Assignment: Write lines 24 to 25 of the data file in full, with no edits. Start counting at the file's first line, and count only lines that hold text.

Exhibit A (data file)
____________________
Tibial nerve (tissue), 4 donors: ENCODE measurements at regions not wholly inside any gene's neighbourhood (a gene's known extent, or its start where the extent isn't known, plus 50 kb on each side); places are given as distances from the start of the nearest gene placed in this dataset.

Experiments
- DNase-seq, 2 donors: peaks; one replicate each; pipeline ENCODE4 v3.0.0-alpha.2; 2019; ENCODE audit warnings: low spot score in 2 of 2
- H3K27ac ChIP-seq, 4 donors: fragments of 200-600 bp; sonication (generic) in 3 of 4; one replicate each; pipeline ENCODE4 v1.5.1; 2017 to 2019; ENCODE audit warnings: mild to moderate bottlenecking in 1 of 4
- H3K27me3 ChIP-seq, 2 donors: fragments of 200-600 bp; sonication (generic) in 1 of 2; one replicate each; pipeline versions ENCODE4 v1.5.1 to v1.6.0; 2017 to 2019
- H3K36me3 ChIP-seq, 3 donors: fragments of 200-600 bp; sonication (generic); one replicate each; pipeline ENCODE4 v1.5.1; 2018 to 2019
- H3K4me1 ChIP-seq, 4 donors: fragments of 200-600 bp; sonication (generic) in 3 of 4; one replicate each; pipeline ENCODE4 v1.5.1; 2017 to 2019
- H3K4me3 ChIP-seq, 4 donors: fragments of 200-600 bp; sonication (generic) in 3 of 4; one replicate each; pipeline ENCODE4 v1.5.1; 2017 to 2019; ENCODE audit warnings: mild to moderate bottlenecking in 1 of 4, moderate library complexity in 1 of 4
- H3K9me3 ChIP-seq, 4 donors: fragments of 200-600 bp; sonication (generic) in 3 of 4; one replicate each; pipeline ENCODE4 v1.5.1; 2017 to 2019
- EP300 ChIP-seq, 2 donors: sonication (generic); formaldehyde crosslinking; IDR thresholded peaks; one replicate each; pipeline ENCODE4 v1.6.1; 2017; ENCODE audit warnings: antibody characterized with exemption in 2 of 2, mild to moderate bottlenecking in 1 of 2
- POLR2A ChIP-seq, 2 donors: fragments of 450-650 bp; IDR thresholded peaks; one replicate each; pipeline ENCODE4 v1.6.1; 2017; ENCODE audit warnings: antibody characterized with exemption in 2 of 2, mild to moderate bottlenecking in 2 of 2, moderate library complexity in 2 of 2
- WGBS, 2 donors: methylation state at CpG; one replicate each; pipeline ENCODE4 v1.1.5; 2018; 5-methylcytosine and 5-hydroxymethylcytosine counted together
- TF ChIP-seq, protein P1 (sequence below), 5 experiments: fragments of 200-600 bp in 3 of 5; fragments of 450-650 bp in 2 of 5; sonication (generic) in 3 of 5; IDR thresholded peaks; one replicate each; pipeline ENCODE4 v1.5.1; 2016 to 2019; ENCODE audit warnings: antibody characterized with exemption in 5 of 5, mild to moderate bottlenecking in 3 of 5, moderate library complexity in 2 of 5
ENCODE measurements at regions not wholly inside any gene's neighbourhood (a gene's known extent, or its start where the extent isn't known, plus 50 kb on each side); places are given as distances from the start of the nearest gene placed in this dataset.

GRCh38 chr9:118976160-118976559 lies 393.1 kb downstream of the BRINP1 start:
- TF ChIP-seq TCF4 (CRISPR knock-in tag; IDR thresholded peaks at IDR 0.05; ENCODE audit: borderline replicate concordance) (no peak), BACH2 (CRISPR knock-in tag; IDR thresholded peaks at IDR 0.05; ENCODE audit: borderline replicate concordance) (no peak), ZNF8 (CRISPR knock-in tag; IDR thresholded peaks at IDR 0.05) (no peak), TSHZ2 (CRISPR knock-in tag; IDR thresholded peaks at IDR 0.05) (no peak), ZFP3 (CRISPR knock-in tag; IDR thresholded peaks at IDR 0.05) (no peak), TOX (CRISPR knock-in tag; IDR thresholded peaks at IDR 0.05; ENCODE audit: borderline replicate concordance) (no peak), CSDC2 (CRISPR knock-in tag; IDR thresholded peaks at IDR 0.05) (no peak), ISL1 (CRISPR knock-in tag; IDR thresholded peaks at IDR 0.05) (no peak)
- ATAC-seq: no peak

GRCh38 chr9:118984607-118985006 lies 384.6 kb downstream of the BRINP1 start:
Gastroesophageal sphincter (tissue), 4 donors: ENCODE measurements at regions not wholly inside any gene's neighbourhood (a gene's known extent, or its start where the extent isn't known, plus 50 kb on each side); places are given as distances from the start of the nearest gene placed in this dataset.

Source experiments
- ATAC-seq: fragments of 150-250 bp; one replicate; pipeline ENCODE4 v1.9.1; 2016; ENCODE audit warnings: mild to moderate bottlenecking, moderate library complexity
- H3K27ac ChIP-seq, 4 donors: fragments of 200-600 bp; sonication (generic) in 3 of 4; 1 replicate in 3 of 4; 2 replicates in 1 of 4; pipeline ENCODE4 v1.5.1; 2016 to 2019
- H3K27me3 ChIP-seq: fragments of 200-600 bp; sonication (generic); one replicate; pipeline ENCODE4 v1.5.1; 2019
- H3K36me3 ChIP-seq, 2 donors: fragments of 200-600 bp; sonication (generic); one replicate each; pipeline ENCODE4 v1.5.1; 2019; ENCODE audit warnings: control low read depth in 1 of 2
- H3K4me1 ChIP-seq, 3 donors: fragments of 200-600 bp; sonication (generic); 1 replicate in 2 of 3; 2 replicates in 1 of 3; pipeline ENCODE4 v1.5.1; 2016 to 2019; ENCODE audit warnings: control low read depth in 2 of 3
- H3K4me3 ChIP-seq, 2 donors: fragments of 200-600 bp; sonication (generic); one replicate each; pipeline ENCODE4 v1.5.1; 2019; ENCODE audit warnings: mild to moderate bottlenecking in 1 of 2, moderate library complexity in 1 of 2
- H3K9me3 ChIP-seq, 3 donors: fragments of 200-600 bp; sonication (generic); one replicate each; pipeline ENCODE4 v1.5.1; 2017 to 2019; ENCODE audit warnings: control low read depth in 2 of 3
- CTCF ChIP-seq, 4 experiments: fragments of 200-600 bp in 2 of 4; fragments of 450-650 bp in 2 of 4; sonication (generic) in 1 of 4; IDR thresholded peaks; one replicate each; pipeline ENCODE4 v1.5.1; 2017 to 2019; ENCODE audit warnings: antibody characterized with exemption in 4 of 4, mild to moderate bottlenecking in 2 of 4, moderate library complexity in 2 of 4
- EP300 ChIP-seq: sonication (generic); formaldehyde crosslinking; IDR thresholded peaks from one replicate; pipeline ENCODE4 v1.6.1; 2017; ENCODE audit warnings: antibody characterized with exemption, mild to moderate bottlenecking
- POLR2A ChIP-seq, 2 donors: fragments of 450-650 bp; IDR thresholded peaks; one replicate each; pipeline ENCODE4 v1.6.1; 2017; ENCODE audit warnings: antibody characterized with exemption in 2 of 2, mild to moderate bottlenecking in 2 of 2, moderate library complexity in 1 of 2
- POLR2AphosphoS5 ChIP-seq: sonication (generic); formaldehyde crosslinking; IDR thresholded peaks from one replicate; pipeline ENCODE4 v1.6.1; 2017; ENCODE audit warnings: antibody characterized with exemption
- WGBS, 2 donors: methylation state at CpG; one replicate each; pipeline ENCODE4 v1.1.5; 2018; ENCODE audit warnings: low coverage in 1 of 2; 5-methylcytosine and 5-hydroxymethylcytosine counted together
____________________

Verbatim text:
- H3K36me3 ChIP-seq, 2 donors: fragments of 200-600 bp; sonication (generic); one replicate each; pipeline ENCODE4 v1.5.1; 2019; ENCODE audit warnings: control low read depth in 1 of 2
- H3K4me1 ChIP-seq, 3 donors: fragments of 200-600 bp; sonication (generic); 1 replicate in 2 of 3; 2 replicates in 1 of 3; pipeline ENCODE4 v1.5.1; 2016 to 2019; ENCODE audit warnings: control low read depth in 2 of 3